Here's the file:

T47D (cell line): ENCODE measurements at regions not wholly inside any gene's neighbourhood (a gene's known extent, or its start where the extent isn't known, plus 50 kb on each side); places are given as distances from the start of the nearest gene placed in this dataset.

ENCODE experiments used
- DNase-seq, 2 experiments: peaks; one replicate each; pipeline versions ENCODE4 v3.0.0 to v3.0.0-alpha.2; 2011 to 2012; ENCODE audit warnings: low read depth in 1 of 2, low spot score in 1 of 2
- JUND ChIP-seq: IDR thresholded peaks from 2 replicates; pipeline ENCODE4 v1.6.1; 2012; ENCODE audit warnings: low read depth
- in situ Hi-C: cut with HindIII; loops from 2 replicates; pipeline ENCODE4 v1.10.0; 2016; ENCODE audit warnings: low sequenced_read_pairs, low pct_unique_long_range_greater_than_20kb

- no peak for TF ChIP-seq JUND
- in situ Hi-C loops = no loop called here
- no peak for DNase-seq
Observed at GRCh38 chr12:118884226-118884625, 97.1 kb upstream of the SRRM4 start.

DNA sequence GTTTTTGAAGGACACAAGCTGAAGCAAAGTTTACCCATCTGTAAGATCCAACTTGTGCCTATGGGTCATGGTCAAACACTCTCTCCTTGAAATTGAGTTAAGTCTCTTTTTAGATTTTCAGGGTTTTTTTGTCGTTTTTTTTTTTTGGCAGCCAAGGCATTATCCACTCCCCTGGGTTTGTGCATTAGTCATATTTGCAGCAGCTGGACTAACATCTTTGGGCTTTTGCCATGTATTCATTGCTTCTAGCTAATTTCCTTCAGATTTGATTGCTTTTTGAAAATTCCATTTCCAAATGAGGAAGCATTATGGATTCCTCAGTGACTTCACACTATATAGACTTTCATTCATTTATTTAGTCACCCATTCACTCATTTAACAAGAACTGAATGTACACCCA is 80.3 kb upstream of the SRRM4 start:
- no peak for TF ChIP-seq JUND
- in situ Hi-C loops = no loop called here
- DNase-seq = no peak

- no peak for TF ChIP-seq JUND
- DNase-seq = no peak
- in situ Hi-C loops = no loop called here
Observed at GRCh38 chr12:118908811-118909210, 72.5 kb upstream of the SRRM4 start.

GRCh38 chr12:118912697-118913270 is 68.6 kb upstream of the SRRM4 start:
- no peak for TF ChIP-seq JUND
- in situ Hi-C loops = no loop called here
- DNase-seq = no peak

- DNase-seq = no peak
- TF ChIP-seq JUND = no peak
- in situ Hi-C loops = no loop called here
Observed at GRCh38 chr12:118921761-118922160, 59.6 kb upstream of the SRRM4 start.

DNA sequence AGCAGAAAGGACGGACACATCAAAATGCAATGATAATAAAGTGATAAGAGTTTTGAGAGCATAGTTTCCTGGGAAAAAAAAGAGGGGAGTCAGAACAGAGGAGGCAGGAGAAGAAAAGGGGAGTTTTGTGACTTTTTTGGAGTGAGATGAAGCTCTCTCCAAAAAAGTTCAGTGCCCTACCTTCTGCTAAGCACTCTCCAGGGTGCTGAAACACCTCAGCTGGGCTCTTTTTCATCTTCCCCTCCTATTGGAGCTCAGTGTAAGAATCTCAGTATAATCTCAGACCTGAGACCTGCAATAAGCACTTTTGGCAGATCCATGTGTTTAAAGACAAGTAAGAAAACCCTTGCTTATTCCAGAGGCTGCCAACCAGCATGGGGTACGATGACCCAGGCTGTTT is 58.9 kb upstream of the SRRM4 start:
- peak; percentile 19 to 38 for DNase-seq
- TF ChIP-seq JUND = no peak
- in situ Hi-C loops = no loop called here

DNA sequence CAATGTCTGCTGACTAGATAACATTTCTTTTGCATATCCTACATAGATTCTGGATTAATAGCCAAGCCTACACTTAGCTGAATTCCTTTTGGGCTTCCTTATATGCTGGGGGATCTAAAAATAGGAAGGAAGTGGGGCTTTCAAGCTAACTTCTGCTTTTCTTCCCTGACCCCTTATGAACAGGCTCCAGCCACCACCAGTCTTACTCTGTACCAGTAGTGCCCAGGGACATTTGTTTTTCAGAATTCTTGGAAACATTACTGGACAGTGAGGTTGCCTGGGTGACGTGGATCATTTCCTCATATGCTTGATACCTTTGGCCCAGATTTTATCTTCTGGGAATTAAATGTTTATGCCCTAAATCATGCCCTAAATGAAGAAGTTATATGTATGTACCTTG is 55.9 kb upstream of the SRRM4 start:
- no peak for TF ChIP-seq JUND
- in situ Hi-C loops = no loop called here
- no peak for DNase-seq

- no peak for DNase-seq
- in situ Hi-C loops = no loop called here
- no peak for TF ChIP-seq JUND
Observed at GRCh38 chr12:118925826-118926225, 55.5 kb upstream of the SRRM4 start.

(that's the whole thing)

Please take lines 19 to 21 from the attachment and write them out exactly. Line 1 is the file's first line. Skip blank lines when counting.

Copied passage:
- no peak for TF ChIP-seq JUND
- in situ Hi-C loops = no loop called here
- DNase-seq = no peak